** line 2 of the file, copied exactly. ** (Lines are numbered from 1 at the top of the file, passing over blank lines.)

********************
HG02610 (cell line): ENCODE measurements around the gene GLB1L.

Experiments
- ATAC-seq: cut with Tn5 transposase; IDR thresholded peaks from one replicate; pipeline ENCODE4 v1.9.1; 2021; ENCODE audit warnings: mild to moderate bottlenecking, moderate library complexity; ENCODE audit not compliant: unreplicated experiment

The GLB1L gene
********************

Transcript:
Experiments